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Saturday, June 10, 2006

Why Do People Take Virtual School Courses

Okay, I spend a lot of time taking about who we should be targetting when we design virtual school opportunities (see Who Are We Trying To Serve? and Who Are Virtual Schools Most Needed For? as recent examples).

But maybe a better way to start to look at this issue is from an instructional designer's perspective, and if Dr. Branch's course in ID taught me anything, the first thing you do is talk to the clients to find our where the gap is (i.e., do a needs assessment).

It appears that others have already started this process for us. More specifically, Darren over at Teaching and Developing Online and the good people over at Allied Online High School Blog have already started this for us. See:
So, if the first step is seeing why students avail themselves of virtual school opportunities, what do these reasons tell us?

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Blogger Kate Logan said...

I don't want to throw you off of your ed research track w/your post, but my immediate reaction to the subject line of "why do people take virtual school courses" was this: I don't want to move! I can add: I don't like what is offered locally, I don't want to quit my job, I don't want to move my kids out of their school or away from friends and extended family, etc...

These are my personal reasons for completing bachelors and masters degrees online and I bet high school kids aren't much different.

7:10 PM  
Blogger MKB said...

That's interesting Kate, as those aren't things that would have immediately come to my mind. I would have thought of things like:

- I want the additional challenge from this specific course.
- My school doesn't offer this course.
- My school offers this course, but it doesn't fit into my schedule.
- I want to take this course, but I already have a full in-school schedule.
- This will help me get into college/university.
- This will be useful to my future college/university career.

But then again, my experience has been with online rural school students or students engaged in online AP-level courses.


7:20 PM  
Blogger Kate Logan said...

I agree w/ your reasons for kids attending online courses, if those kids are at the upper end of the high school spectrum.

When we read a kids application essay or their first biography essay we hear things like:
--It is closer to home
--I don't have to deal with cliques
--Teachers aren't breathing down my back
--I can take as much time as I need for _______ (insert homework, test, quiz, etc...)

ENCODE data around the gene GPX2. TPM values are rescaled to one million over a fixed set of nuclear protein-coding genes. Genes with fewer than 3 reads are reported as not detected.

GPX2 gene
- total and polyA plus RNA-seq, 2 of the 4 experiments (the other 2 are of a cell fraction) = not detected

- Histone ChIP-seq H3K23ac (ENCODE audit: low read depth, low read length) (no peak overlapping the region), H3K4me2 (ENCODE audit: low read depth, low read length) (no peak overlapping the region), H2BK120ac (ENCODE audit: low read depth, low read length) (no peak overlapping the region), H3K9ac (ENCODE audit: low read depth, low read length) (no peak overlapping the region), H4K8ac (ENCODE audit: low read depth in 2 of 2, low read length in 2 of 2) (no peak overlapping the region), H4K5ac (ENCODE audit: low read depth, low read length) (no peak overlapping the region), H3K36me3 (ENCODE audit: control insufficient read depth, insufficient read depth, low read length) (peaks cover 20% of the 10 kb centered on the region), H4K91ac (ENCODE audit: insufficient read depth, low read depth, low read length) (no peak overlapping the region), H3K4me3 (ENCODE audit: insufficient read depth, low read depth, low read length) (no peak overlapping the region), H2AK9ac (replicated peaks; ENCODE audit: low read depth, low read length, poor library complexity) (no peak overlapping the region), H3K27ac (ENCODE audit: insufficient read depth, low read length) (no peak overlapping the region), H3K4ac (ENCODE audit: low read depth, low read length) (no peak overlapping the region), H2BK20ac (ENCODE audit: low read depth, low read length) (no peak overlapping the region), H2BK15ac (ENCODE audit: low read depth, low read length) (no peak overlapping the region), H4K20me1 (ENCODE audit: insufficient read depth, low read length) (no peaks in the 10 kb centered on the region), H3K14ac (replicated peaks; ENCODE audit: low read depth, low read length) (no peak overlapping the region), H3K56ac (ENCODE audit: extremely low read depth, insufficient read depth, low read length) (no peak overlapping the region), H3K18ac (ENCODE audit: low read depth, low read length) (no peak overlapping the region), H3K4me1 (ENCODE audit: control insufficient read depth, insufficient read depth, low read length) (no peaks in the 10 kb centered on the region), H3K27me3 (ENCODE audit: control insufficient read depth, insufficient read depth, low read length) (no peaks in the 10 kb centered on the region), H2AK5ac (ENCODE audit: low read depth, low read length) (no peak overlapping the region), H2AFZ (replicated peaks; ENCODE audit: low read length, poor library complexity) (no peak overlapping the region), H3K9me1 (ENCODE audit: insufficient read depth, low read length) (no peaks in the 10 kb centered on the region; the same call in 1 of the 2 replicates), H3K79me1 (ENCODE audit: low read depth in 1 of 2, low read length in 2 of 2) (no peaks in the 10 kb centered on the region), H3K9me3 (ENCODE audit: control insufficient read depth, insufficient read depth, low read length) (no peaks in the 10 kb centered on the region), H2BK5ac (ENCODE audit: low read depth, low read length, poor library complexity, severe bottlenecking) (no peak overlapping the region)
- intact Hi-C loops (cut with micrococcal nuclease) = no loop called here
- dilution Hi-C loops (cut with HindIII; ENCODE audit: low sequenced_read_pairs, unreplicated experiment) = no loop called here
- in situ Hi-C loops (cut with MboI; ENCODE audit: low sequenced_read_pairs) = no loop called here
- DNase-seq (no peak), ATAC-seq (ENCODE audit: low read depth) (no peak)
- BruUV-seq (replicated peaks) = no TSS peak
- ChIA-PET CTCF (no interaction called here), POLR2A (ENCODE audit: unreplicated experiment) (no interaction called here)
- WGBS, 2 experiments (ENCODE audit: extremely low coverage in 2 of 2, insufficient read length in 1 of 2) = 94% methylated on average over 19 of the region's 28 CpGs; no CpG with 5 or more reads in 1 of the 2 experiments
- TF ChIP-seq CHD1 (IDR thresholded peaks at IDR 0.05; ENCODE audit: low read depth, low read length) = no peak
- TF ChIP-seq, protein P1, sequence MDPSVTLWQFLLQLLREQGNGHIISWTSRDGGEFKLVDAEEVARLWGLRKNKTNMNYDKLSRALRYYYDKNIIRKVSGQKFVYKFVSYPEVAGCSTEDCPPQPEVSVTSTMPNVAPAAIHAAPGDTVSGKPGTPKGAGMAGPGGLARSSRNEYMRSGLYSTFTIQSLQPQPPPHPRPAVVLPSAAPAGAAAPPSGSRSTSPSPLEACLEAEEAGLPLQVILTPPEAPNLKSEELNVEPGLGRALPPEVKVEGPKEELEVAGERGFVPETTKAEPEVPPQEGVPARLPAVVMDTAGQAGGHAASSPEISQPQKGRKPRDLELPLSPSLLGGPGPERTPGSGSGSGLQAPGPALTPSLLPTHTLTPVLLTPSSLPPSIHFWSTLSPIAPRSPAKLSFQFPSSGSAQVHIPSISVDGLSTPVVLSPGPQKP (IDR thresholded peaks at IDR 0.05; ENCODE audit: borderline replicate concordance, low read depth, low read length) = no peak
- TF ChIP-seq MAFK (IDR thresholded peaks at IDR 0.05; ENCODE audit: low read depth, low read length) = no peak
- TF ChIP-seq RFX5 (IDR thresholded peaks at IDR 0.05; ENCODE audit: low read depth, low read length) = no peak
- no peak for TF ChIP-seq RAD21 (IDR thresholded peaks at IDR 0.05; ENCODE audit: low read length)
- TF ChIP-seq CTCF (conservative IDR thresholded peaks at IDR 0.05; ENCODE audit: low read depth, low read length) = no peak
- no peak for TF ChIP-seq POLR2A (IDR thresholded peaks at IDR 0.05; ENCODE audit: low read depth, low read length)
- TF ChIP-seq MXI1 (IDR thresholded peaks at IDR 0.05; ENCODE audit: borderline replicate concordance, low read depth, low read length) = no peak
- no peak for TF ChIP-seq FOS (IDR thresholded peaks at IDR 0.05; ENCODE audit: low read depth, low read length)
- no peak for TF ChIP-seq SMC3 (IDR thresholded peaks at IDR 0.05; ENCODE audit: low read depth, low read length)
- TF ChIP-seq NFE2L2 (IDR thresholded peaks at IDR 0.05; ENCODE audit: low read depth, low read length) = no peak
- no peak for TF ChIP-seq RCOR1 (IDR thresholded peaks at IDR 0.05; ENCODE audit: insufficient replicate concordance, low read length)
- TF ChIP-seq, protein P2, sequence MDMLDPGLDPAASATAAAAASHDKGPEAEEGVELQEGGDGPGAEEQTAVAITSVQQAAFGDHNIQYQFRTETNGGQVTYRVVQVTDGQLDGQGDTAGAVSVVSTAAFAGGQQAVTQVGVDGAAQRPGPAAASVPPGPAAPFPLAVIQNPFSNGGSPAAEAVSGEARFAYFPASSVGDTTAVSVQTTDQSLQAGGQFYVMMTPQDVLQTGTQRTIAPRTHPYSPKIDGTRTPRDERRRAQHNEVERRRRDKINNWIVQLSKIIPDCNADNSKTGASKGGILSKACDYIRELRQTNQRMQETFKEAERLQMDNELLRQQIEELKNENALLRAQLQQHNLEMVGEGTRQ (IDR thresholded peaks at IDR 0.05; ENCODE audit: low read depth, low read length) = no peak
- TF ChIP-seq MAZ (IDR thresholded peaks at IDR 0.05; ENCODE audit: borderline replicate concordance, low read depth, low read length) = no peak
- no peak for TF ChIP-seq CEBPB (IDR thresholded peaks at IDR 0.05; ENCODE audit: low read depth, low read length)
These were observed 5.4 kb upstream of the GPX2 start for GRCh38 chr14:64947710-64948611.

--Most of the kids at school are like me.
--I can't fit into the traditional high school schedule

I think our kids are pretty aware of their educational needs, but again our kids are from the opposite end of the education spectrum than the ones you work with.

The reasons I listed in my original post were my personal reasons and I live in about as rural of an area as it gets. (central Wyoming)

8:43 AM  
Blogger MKB said...

Now I see where you are coming from, as these appear to be a population of "at risk students" - which I think you told me before at some point (but my mind is like a sive for those kinds of things).


10:13 AM  
Blogger Kate Logan said...

I think our conversation is really important. It shows there is a real different motivatation set for online learning depending on the type of students you serve. The top AP kids have reasons that you listed and at-risk kids have reasons that I listed. This is important for any school to understand if they are going to try to serve students from one or the other group or the whole spectrum.

If you are trying to serve at-risk kids or recapture dropouts, you have to understand the motivation set isn't necessarly college entrance. They type of grades you expect from your students is also going to be different as well as their needs as online learners.

12:03 PM  
Blogger MKB said...

I agree...

Are there others out there who serve K-12 populations other than these two that would like to add to the list that Kate and I have started to generate?


12:11 PM  
Anonymous Denise said...

My daughter takes virtual courses through FLVS. She is a homeschooler and there are some areas where we were in need of a tutor or some additional resources, none of which seemed easy to find. FLVS offered a quick and easy way for her to get what she needed.

She had such a good experience that she's increased her virtual course load and added some extra classes just because they were interesting or seemed like a good idea.

Right now, she's taking an SAT prep class online - just because.

3:19 PM  
Blogger MKB said...


Does your daughter complete some of her courses from a brick and mortar school as well (i.e, a combined approach - some in school and some online)? Or does she take a regular load in the classroom and then her virtual courses are above and beyond?


3:34 PM  

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